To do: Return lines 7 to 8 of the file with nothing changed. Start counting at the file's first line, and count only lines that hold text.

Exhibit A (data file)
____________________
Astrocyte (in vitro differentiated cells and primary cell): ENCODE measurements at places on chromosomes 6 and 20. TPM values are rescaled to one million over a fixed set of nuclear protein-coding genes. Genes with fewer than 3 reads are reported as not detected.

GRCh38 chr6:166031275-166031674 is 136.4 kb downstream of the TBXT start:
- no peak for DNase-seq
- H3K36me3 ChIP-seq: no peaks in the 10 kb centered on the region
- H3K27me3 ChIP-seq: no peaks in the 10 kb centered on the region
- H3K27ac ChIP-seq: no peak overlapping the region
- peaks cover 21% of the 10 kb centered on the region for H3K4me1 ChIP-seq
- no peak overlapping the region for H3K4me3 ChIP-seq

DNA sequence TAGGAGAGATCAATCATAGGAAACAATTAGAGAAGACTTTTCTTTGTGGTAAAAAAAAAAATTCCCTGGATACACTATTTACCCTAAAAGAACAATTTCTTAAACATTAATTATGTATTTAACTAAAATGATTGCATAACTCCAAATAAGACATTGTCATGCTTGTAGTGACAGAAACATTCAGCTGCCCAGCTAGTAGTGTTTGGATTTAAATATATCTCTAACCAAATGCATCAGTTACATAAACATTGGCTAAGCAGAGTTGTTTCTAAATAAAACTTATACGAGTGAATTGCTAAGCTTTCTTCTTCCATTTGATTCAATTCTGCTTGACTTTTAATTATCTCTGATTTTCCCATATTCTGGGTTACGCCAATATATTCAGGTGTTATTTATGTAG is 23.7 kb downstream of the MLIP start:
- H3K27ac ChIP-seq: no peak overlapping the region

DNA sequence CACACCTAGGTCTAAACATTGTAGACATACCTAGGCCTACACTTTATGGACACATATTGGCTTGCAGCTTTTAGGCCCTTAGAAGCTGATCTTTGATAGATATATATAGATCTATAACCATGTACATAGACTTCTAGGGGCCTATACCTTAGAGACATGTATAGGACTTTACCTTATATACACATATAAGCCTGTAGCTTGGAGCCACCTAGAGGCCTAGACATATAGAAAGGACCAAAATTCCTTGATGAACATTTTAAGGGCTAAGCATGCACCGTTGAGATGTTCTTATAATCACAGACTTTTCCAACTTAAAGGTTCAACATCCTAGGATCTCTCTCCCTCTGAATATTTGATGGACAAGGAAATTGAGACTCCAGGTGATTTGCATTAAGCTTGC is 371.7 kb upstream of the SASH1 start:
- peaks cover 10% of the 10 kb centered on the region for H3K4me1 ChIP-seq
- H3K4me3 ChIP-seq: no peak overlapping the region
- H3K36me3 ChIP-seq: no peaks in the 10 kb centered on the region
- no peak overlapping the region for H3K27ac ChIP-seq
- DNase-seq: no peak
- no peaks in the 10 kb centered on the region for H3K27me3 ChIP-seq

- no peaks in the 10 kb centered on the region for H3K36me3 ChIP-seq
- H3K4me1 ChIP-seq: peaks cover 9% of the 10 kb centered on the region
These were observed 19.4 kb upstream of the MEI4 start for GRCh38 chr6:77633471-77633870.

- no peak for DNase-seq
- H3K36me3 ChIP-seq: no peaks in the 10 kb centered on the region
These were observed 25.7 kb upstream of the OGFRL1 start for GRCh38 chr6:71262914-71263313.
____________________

- peaks cover 21% of the 10 kb centered on the region for H3K4me1 ChIP-seq
- no peak overlapping the region for H3K4me3 ChIP-seq